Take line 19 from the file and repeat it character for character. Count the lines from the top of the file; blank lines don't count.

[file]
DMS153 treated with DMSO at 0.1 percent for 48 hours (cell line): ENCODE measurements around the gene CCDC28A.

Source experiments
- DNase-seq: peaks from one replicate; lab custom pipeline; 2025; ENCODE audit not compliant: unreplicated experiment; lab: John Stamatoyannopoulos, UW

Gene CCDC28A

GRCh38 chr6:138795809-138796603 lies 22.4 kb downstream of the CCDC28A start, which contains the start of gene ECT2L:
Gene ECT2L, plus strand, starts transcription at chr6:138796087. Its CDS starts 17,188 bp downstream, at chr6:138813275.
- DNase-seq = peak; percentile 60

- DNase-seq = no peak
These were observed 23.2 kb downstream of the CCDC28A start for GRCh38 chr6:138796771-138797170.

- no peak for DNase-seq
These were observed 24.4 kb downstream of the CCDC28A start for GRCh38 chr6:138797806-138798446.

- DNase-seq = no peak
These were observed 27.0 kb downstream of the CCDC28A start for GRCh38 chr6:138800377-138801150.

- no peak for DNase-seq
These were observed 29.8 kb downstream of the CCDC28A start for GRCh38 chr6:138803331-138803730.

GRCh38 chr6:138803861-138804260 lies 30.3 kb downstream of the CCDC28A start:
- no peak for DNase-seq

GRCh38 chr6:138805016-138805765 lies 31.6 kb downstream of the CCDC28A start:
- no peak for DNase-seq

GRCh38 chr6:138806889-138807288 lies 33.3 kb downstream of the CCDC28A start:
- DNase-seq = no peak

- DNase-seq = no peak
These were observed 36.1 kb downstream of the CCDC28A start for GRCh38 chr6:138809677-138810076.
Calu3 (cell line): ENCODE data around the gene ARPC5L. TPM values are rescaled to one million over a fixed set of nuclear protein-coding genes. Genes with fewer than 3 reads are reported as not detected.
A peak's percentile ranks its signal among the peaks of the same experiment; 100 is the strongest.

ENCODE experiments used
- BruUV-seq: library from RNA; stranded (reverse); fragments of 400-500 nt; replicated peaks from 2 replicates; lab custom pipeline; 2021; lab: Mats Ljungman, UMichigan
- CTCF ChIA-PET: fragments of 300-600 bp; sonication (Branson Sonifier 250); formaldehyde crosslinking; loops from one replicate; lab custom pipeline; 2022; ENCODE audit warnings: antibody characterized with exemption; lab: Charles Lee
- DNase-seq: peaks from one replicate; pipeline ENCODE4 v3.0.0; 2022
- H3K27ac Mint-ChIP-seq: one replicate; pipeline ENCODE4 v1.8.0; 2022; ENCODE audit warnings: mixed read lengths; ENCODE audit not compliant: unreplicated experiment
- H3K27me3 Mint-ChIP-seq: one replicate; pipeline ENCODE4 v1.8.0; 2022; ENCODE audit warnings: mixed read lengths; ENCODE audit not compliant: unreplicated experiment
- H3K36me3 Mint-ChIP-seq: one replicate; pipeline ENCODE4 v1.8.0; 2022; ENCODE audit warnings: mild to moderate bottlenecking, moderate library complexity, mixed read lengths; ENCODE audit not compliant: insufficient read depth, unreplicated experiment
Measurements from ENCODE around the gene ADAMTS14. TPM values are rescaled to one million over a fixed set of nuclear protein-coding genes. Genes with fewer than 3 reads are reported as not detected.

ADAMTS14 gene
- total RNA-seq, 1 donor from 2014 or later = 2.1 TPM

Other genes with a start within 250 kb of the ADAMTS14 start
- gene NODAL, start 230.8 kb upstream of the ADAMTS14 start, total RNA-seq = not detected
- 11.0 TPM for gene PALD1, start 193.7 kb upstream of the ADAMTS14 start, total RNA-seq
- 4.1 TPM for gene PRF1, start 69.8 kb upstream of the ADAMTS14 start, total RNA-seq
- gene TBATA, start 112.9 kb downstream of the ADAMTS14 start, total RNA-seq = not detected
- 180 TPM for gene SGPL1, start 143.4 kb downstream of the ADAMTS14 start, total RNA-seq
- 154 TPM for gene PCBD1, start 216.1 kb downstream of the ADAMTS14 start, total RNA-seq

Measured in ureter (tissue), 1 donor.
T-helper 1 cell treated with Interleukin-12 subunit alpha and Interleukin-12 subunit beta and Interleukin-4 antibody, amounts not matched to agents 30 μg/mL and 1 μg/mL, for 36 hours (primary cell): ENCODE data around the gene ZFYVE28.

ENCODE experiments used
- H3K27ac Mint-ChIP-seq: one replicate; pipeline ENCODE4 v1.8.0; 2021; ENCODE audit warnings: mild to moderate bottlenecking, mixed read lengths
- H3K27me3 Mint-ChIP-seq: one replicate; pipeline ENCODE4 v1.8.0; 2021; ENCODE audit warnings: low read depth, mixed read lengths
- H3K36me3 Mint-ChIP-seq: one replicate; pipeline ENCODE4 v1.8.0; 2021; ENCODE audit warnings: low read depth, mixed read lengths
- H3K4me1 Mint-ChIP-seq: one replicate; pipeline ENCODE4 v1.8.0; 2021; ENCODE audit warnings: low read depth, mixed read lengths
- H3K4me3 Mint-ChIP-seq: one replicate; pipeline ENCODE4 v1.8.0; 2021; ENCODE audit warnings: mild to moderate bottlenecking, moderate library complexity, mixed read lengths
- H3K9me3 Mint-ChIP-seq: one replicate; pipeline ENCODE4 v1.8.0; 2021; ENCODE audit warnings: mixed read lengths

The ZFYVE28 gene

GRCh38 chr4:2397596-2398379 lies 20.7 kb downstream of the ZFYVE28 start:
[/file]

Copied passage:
- no peak for DNase-seq